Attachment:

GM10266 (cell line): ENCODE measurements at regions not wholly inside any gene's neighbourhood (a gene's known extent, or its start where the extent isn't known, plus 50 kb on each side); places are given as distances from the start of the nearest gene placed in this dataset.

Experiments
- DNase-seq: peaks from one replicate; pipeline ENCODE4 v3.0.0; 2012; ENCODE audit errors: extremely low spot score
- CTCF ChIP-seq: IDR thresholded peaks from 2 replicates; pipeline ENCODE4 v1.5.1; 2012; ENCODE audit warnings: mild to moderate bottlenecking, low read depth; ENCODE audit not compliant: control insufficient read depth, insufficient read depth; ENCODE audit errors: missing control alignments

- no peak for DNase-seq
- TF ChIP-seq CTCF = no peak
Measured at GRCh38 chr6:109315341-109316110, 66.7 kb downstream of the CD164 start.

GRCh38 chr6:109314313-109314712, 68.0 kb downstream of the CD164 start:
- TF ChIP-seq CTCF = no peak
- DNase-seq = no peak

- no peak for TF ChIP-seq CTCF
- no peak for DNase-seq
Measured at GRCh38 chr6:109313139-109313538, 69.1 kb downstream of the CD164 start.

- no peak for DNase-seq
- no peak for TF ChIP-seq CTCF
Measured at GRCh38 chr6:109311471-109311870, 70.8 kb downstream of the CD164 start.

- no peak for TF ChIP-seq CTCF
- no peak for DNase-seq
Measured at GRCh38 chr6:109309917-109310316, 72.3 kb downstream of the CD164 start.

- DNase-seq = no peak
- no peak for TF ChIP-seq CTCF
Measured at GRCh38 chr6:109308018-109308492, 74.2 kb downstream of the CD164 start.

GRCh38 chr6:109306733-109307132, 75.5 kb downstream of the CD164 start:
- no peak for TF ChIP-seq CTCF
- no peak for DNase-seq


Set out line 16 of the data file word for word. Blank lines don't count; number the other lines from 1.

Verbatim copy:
Measured at GRCh38 chr6:109311471-109311870, 70.8 kb downstream of the CD164 start.